They do go to nursing homes, if that is where their patient is.
rcooper6
 
  1  
Reply Sun 30 Dec, 2012 09:07 pm
@ehBeth,
The hospice worker is independent of the nursing home, the hospice care worker is employed with an outside agency. No idea the agency, yet. But, essentially, I'm underscoring the actions of the nursing home, the hospice care provider and the family member who is acting under some authority. Meanwhile, the relative suffers, needlessly, because of their involvement.
0 Replies
 
Phoenix32890
 
  1  
Reply Sun 30 Dec, 2012 09:12 pm
@chai2,
Chai- Not all people who have hospice care are on palliative care only.

My mom lived in an assisted living facility. Hospice was brought in to provide some extra services. She had a physical therapist, a nurse, and a social worker who would come into the facility, and provide those services.

I believe that it was every six months that she had to have a reevaluation. They reevaluated her for two years. At the end of her life at the age of 97, (she had dementia, kidney and heart problems and was declining rapidly,) the hospice doctor called me and said that she believed that it was useless to keep her on the dementia medication. She asked for my approval, which I gave, as her health care surrogate.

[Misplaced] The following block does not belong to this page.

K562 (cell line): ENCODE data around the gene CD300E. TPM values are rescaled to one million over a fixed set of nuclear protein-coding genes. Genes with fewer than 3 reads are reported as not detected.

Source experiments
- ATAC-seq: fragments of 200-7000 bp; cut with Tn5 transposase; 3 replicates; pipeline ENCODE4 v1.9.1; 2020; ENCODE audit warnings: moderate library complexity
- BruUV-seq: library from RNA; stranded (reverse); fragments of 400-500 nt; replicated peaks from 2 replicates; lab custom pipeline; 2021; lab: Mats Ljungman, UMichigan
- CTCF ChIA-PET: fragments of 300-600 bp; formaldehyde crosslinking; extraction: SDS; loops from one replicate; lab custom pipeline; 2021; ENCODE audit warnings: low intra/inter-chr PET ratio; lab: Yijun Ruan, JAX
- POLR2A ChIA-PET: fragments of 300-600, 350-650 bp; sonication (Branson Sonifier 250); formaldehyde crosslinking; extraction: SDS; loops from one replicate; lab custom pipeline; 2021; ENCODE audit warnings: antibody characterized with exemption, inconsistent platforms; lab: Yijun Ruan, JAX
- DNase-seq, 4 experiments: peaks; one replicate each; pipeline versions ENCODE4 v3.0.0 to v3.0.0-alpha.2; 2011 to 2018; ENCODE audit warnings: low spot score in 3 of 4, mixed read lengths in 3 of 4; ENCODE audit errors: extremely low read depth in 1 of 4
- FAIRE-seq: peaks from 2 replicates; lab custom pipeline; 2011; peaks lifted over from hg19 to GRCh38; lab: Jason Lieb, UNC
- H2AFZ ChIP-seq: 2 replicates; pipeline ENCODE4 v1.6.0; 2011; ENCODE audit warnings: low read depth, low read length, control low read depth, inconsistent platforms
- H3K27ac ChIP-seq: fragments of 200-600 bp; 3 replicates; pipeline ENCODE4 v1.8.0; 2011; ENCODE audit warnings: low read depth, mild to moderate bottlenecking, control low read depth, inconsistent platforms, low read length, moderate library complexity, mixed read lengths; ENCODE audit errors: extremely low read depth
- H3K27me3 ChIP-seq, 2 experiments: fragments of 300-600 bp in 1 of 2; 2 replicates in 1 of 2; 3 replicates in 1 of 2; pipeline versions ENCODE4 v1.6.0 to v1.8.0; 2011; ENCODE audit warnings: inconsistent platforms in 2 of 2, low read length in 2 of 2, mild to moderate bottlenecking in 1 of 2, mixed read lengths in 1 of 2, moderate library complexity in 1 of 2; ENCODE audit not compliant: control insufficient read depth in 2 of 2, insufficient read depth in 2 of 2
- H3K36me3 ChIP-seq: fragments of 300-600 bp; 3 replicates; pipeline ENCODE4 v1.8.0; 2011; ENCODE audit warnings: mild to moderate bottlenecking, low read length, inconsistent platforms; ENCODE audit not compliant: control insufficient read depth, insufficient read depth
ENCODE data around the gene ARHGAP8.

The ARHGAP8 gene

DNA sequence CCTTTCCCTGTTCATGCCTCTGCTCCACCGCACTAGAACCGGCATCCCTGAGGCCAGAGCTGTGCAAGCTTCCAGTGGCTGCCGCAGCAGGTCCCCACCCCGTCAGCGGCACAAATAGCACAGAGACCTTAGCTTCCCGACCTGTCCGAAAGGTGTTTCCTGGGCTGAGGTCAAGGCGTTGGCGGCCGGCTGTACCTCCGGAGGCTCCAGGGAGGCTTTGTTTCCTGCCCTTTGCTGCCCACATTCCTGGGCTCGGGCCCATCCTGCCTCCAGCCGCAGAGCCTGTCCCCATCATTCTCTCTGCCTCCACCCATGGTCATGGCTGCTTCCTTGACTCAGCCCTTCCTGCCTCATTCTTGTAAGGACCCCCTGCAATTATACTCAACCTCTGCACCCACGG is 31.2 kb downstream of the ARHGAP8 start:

The last few days of her life were spent at the hospice facility.
roger
 
  2  
Reply Sun 30 Dec, 2012 09:14 pm
@rcooper6,
I wonder if the family member is either guardian or has medical power of attorney. An advance care directive would assign the responsibility to someone.

What is your position in this, rcooper? Are you family member, friend of the patient, or what?
rcooper6
 
  1  
Reply Sun 30 Dec, 2012 09:17 pm
@chai2,
Correct, hospice care providers are required to administer medication doses relative to their need. All the more reason why it is baffling, to say the least, that this particular hospice care worker would follow the orders of the authoritative family member and not continue with the orders of the doctor. It is the hospice care provider who stop providing the nursing facility a prescribed medication necessary to reduce the intensity of anxiety attacks the family member's relative experience periodically. During such attacks, breathing is extremely hampered.